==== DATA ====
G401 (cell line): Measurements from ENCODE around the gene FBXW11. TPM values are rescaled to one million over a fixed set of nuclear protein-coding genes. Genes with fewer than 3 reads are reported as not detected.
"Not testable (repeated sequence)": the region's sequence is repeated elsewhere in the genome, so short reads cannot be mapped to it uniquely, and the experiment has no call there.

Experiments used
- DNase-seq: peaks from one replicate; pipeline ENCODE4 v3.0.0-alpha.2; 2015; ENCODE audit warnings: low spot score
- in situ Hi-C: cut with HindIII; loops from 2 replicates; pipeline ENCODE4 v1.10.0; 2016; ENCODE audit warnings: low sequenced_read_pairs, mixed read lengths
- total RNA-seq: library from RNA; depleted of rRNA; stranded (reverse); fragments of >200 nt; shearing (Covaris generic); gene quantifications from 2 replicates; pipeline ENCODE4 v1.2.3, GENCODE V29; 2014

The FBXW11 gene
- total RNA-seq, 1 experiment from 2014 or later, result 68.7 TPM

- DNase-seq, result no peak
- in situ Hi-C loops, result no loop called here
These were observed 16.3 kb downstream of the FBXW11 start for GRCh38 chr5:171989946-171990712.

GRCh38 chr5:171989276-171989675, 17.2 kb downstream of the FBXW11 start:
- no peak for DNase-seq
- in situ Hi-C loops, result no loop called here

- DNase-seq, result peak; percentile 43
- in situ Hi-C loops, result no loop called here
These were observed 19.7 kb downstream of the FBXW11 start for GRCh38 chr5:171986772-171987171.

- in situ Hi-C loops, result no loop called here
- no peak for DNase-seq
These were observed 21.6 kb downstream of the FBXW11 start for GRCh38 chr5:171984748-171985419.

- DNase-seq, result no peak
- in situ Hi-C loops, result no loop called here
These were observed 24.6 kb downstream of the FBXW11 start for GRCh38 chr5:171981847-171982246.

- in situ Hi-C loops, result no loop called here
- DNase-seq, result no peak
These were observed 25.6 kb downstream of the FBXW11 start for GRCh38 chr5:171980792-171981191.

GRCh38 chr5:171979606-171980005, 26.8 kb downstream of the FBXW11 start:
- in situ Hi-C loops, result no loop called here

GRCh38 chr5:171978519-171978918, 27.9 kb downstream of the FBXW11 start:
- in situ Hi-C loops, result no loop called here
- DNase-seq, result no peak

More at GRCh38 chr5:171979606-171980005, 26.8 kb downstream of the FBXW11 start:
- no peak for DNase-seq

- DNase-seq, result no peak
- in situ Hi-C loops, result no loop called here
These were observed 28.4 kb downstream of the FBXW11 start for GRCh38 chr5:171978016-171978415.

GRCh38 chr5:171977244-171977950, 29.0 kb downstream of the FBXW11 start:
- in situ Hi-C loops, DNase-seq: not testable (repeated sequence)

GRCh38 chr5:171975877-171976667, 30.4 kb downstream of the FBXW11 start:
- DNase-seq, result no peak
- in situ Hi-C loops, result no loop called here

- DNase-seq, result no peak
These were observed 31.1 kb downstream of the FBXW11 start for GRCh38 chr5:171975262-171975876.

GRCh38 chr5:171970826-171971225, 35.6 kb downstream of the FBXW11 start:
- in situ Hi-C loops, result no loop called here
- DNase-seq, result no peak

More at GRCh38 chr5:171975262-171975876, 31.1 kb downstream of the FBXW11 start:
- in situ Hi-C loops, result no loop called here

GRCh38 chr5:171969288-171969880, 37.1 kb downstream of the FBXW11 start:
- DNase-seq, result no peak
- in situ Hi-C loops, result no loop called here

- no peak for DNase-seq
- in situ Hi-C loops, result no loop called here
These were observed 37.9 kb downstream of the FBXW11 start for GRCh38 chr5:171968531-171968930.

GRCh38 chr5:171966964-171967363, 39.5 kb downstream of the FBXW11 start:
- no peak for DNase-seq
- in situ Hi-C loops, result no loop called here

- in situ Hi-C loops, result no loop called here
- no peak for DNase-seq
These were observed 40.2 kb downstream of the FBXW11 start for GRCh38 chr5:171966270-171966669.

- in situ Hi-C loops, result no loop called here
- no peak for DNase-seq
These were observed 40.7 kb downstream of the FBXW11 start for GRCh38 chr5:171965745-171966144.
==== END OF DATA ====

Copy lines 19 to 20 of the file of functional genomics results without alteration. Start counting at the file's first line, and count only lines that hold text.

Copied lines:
- no peak for DNase-seq
These were observed 21.6 kb downstream of the FBXW11 start for GRCh38 chr5:171984748-171985419.